Three tips to help you manage your time most effectively.
Let’s face it. There’s way more to do in any given week than you can possibly do. What you can do, however, is manage your week in a way that gives you the best chance of living and leading at your best.
For example, I recently talked with an assistant general counsel during a leadership workshop I was doing for the big company she works for. We were talking about time management strategies and she shared how she organizes her week.
She manages a pretty large team of corporate attorneys and, like most managers, has a lot of meetings she needs to participate in. She tries to fill up every Thursday with those meetings and schedules as little as possible the rest of the week. As she described what her Thursdays are like—back-to-back meetings for 8 or 9 hours—I could sense that it was not her favorite day of the week. I asked if her energy was more extroverted or introverted. She said it was the latter and I responded that she must be pretty exhausted by Thursday night. She said she absolutely was but she recovers on Fridays by working from home and following up on all the commitments and to-do’s she gathered in the Thursday meetings. By doing that, she ends her week with a relatively clean slate and can focus on herself and her family over the weekend. Finally, I asked her what she’s usually doing Monday through Wednesday and she immediately answered, “I coach my team.” She keeps the first three days of the week clear to deal with whatever challenges or requests for help her attorneys have.
Her story is just one example of how one leader organizes her week to live and lead at her best. While your conditions and mileage may vary, I think there are some core lessons you can take from her story that, if applied, will help you to have more of your best weeks:
Know and honor your big rocks. The leader in my story is clear about what the big rocks or priorities are that she needs to attend to each week: her team, her other colleagues, the decisions she needs to make, her family and herself. She schedules herself so her big rocks get first dibs on her time and attention. That’s a proactive rather than a reactive approach to calendar management. Taking a proactive approach around your big rocks is pretty much the only way you’re ever going to have your best week.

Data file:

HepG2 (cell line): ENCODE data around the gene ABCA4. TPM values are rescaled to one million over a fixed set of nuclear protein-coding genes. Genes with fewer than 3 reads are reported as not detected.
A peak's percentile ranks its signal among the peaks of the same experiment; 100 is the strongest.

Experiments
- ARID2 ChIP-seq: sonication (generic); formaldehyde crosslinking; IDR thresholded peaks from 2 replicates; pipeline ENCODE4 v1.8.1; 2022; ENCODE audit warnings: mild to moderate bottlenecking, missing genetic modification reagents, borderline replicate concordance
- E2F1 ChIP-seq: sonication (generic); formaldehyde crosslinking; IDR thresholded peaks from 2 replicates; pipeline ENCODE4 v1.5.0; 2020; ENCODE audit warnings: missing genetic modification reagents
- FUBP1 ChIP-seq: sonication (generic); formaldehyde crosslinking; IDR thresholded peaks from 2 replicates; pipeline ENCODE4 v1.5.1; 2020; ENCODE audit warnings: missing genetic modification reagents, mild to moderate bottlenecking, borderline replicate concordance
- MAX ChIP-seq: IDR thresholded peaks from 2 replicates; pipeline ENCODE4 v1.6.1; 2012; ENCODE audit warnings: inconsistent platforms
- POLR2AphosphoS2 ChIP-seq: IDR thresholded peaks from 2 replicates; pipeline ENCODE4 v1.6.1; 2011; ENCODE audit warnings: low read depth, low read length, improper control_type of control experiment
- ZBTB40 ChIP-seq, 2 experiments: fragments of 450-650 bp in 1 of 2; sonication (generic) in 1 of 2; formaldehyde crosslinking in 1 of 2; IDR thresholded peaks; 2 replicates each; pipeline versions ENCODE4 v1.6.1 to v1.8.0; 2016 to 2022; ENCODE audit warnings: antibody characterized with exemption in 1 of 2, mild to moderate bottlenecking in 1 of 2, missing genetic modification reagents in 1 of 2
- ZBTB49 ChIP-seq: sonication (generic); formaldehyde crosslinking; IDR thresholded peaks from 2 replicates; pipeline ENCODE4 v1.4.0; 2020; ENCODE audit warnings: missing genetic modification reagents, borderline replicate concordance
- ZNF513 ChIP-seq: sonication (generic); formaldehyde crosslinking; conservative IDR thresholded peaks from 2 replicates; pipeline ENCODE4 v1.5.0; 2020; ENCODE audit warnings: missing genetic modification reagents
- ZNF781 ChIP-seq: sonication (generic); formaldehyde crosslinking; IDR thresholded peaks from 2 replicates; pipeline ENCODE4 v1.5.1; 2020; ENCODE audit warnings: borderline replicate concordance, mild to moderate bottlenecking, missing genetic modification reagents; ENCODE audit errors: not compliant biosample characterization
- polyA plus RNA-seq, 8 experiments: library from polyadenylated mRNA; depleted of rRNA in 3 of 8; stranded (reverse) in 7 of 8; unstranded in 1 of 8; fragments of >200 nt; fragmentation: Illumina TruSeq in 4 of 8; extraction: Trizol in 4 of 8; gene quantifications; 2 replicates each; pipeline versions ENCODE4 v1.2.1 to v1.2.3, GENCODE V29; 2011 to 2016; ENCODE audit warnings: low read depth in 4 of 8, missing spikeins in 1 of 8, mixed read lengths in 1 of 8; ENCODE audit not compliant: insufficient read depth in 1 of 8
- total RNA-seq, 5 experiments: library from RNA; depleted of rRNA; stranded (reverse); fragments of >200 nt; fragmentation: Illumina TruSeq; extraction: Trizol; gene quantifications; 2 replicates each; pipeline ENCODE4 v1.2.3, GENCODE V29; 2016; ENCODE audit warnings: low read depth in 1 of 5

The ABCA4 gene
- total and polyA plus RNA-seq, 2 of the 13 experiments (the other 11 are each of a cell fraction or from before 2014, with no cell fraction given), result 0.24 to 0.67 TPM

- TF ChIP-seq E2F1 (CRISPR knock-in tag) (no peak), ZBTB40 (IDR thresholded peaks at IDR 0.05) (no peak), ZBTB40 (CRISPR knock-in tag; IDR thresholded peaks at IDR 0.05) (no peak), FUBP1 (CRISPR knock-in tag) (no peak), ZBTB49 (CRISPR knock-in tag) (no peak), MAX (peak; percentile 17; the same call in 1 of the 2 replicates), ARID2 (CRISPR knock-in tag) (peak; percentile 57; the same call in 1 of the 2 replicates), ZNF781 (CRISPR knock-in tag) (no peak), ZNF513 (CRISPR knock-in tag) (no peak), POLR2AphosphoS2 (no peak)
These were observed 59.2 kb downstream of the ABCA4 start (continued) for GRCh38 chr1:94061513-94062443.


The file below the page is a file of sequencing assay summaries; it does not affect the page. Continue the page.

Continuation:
Batch by energy impact. One thing this leader was extremely tuned into was her energy. As an introvert, she recognized that larger group meetings were energy drainers for her. So, rather than having several hours each day of energy drainers, she batched almost all of that on one day of the week. A key to her success was working alone the next day so she could recover from all of the interaction the day before while still getting important work done. Focusing on herself and her family over the weekend further renewed her energy for the one-on-one and small group coaching sessions she did with her team Monday through Wednesday. Of the things that you typically do in a week, which ones create energy for you and which ones drain your energy? As much as you can, batch your activities so you can manage your energy in a way that leads to your best week.
Set and enforce boundaries. Here’s a secret that’s not often discussed. All of the great leaders set and enforce personal boundaries. They know what they need to live and lead at their best and plan their weeks so they can invest time in those things. It might not be their optimal amount in any given week, but, in almost every week, it’s at least some amount of time. These leaders know and understand that the only person who’s going to take care of them is them. They establish boundaries that enable themselves to do that and then enforce those boundaries. The woman whose story I shared here does all of that.
I regularly work with groups of high potential leaders who are on the road to running flat out until they crash. We’ll talk about the pace they’re keeping and how they’re struggling with it and, almost invariably, someone in the group will say they don’t manage their life that way. Instead, they set boundaries at work that, unless there is a legitimate emergency, they don’t cross. They end up with time for their family, time to take care of themselves, time to think, time to relax. They’re still viewed as high potential leaders and many of the ones I know who organize their weeks this way have gone on to top level roles in their organizations. If you want to have your best weeks, you need to set and enforce some boundaries. What would make a difference for you on that front?